The actress says she "just broke" on the set of the ABC sitcom after she found out her ex had been stealing from her.
Hayley Orrantia got the shock of a lifetime in 2017 when she learned her boyfriend, the man she lived with, was robbing her blind.
The star of "The Goldbergs" met former Marine Brendon Pelletier on set in 2015, taking a liking to him as he took a studio tour. The flirtation escalated into a long distance romance, before they eventually moved in with each other in 2016.
Everything fell apart just months later though, after a few calls from her bank informed her someone was using her card on items that eventually totaled nearly $9,000. That someone was Pelletier. He eventually pled guilty to fraud and was sentenced to four years probation.
"I feel like, I'll put it this way, I feel like I asked all the right questions," Orrantia told TooFab when asked if she ever saw any warning signs.
"But when you're working with someone who's very intelligent and good at what they do, it really doesn't matter how many questions you ask, they will always just lead to more questions and questions and they'll work their way around it," she continued. "Once everything came to light, things started making sense that I didn't question before. Hindsight's 20/20, for sure."
As she was going through all this in private, Orrantia was also busy filming her role as Erica Goldberg on the ABC sitcom, something she says she wasn't able to juggle "very well" at the time.
"I believe we were filming season 5 when it kind of came out, it was a couple weeks into it," she explained. "I was talking to all my cast members and trying to confide in them, because they're like my family and I remember specifically one scene where I wasn't getting the line correctly, I just was in my head and I remember [producer] Lew Schneider was trying to help me and direct me and gave me a note and I don't know what happened, I just broke. I lost it off stage."
Orrantia gave costar Wendi McLendon Covey a special shoutout for her understanding during that time.
"Wendi was so sweet, I had to run off and do my thing, she's like, 'You take your time,'" she recalled. "When you're working on a show that takes 7 months out of the year, every day pretty much, you're gonna have a bad day. I definitely had my bad days, but I had a family and support system around me and being able to work on a show that makes you laugh to counterbalance all of that was super vital to me."
She also channeled all her emotions into her music and her upcoming EP, "The Way Out." The five songs on the EP represent the five stages of grief, beginning with denial on her lead single, "If I Don't."
"I decided that this was a great way for me to package my pain and put it away somewhere," she explained, "but also having it mean something so that if somebody is dealing with grief they can listen to this, hopefully resonate and get something out of it."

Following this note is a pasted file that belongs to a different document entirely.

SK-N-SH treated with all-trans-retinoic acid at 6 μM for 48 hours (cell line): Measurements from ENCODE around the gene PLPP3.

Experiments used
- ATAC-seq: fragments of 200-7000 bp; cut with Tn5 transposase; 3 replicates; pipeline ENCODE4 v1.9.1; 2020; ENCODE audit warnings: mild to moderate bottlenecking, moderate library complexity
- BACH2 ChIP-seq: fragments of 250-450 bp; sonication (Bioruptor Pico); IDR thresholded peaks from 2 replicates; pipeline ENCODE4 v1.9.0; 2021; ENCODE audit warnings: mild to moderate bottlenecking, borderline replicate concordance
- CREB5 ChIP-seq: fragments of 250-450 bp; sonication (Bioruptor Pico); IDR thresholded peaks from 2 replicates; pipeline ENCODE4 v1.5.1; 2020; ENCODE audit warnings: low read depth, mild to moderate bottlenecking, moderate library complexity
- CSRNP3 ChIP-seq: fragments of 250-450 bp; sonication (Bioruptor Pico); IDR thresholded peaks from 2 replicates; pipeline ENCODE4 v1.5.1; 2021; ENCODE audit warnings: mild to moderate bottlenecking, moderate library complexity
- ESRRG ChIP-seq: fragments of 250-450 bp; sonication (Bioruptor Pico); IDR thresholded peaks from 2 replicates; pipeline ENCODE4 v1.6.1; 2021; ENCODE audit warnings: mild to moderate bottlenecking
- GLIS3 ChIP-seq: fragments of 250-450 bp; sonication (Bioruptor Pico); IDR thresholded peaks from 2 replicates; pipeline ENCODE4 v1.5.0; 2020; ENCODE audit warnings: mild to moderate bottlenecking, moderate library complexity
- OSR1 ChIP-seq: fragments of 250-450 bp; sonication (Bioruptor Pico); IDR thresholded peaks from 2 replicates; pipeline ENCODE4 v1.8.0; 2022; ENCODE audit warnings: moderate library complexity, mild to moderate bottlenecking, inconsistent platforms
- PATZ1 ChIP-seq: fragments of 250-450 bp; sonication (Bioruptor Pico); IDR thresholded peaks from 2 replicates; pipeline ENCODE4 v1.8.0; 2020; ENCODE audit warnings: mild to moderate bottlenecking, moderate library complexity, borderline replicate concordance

The most cathartic song for her was "Do I Come to Mind?", which represents the anger she felt after the fallout.
"I tend to go back to that phase more than most. I was pretty pissed about it. And even through the depression stage, which I think lasted the longest, I kept finding myself going back to anger," said Orrantia. "I ended up writing this song on piano in my bedroom here in LA and it was kind of a letter to him."
The singer/actress said she learned a lot about trusting her gut from the entire ordeal and believing her own intuition.
"I feel like, for me personally, a lot of the time I give someone the benefit of the doubt and I want to assume the best in them, but that's not always the case," she added. "That's something I've learned a lot about, being in LA, being in the entertainment industry, people are going to want to take advantage of you at all different levels. That's something I took away from this and grew from and I had to weed out a lot of people in my life, but I finally have a solid foundation of I know who I am and what I want and who I want around me."
Her hope is that anyone else going through those similar stages of grief -- though, hopefully, not the same situation -- can lean on her songs to help them through.
"Growing up I always, whenever you're sad about whatever it is, I feel like I would take a specific album or music that really just made me cry and I would put it on and I would cry it all out, force myself to let the emotion out," she said. "And so I think that's kind of what I want this to be."
With a laugh she added, "I don't want you all to be crying ... in a therapeutic way. It's a process of grieving. I hope that some of these songs can resonate with a stage that someone else is going through and let them know, you're not alone, you're gonna get through it because people have gone through it before and you can get out on the other side."